Organisational structures Essay

Custom Student Mr. Teacher ENG 1001-04 12 October 2017

Organisational structures

An organisation can be defined as a group of people who work over a period of time together to achieve a common goal or objective.

An organisational structure can be classified into a number of different types, examples are listed below:

* Tall, flat, hierarchal

* Line structures

* Line and staff structures

* Centralised and decentralised structures

* Matrix structures

Mars Confectionery in Slough comprises two factories and an office, all of which are situated in Slough Trading Estate. Their factories operate around the clock, 24 hours a day.

The two main types of chart are a flat organisational chart and a tall organisational chart. A flat organisational chart is used when a company have very little hierarchy; there are few levels of authority and more departments. A tall organisational chart shows the hierarchical structure of the organisation, the different levels of authority.

2.4a Flat Organisational Charts-

A flat organisational chart is when an organisation has very little hierarchy, there are few levels of authority.

Mars have a tall organisational structure and also a tall hierarchal structure. The managing Director is

at the top and below are seven departments. Each department is made up of a team.

Flat

Tall

The advantages of an organisational chart is that is shows the position of your company at a particular time- needs reviewing. It can show anomalies and efficiency- shows faults in fundamental structure. It also shows new employees and shows a broad outline of the company and where they fit in. It is also essential for the day to day planning.

The disadvantages are that it shows formal organisation- not personalities (people mould job). And it may lead to disputes if not applied rigidly. It also shows that companies status at only one point in time (when the chart is being drawn). After it has been drawn a new employee may start up at the organisation and then the old chart would need to be upgraded.

This type of structure provides possibilities for promotion for any staff. Mars use “critical thinking” this is where managers are looking to promote someone with initiative, who can handle difficult situations and make the right decisions quickly.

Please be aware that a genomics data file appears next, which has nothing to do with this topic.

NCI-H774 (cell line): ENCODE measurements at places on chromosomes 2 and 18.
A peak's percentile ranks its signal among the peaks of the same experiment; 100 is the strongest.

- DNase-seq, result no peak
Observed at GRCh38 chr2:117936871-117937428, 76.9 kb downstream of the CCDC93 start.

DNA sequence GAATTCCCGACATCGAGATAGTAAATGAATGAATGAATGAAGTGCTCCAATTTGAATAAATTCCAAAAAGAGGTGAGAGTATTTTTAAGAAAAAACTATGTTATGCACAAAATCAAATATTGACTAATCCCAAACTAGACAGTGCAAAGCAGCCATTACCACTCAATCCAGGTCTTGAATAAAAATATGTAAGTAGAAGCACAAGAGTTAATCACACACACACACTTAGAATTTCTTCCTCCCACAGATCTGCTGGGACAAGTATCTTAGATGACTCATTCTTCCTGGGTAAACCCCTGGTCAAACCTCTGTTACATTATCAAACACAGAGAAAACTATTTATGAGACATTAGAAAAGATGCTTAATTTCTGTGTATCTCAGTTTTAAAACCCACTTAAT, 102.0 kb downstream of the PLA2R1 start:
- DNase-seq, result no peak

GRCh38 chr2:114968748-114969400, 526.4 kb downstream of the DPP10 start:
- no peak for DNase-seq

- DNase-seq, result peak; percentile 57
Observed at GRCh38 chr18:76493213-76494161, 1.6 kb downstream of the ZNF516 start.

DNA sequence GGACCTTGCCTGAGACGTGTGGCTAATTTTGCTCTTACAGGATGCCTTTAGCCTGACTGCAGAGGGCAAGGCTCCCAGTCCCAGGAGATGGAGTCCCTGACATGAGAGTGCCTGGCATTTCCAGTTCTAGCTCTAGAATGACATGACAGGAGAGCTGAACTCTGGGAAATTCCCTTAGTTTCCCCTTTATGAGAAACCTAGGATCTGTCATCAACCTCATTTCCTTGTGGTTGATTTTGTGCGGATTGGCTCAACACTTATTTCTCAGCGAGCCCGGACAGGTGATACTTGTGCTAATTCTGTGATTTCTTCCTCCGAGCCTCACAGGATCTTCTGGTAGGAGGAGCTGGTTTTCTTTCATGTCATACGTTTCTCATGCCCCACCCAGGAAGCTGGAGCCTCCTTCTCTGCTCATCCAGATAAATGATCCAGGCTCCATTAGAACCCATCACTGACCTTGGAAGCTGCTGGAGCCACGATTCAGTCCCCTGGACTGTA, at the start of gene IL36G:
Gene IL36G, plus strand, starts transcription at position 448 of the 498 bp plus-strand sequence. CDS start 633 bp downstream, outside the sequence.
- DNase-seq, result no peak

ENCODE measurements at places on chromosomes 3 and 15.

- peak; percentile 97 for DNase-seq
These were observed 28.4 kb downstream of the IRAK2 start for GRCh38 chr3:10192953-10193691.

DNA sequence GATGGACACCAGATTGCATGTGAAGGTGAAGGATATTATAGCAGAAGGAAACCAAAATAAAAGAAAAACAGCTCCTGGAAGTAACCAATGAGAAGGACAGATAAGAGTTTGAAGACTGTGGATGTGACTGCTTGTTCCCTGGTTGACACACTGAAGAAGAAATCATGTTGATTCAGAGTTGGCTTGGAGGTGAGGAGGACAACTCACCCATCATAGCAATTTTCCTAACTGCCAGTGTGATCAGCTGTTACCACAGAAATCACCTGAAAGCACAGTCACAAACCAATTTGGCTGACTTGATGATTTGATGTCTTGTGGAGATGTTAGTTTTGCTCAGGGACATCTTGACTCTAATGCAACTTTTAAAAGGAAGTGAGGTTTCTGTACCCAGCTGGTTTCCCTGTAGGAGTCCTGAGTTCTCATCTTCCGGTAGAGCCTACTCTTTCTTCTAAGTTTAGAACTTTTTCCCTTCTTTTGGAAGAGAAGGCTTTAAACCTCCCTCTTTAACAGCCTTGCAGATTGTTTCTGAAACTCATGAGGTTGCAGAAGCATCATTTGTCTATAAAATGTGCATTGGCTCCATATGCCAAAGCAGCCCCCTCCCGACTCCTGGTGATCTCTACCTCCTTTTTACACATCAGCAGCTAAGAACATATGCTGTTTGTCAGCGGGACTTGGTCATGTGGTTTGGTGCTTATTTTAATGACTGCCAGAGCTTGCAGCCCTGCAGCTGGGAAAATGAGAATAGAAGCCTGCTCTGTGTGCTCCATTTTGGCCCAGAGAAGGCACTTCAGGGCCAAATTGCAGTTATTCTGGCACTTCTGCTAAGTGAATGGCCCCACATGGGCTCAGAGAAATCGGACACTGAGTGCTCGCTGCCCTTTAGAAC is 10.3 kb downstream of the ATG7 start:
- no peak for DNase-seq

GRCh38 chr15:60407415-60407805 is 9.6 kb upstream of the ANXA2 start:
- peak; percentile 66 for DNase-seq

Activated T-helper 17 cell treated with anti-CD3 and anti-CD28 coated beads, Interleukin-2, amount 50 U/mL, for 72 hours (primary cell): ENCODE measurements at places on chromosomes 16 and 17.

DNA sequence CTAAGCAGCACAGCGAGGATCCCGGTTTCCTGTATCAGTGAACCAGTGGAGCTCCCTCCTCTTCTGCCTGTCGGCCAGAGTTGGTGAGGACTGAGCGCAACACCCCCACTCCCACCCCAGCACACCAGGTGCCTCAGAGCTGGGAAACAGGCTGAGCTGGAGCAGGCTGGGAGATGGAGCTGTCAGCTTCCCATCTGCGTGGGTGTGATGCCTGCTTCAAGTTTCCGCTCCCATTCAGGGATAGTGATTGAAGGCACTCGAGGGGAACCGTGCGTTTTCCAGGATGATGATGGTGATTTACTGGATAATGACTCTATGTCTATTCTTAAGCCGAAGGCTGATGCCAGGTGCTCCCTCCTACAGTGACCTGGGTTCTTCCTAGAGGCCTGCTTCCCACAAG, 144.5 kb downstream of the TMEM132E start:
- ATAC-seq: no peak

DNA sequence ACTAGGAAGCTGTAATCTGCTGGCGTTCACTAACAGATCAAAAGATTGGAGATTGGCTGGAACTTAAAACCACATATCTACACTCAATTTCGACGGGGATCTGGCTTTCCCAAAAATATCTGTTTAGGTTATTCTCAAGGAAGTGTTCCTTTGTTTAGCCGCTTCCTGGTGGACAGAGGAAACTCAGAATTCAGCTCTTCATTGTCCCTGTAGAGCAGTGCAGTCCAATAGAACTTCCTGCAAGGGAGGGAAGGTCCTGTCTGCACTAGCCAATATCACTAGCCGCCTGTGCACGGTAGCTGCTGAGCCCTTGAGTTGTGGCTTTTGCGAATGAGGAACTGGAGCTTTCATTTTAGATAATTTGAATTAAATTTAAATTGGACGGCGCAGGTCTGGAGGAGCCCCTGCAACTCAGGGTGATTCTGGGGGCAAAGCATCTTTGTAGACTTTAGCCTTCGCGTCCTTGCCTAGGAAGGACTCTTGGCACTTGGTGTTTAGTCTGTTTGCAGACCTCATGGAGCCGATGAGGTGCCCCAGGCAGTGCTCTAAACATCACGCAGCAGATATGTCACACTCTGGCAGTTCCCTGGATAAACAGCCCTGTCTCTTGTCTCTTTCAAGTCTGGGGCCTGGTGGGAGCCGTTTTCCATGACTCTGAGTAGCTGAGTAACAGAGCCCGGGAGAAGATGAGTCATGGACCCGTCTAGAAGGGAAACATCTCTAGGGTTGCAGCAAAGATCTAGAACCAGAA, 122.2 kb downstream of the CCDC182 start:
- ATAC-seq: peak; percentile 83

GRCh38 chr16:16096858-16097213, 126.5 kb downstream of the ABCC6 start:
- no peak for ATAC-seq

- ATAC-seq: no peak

An organisational chart is a diagrammatic presentation of the structure of an organisation, showing the department within that organisation e.g. Finance, R&D, Administration, Personnel, Marketing, Sales Logistics and Production.

An organisational chart also shows the level of responsibility and authority for individuals or departments, it also shows the span of control, so the number of people a person in supervising.

At Mars they operate a line structure is the relationship between a senior and a subordinate at any level within the organisation. This is simple to understand so staff know exactly where they are in the structure. Managers will also have a clear understanding of the roles of people when allocating work.

A centralised organisation is when decisions are made at the top of the organisation and the activities are shared out centrally. The advantage of centralisation are that the senior management is aware of how both internal external factors are likely to affect individual departments and the organisation in general. Decentralised structures are used when managers or supervisors take the authority in decisions

The Mars decentralised because the head of each department has the authority to make decisions; therefore this saves time allow managers to take control of the work undertaken by their department and motivates staff because they have more responsibility.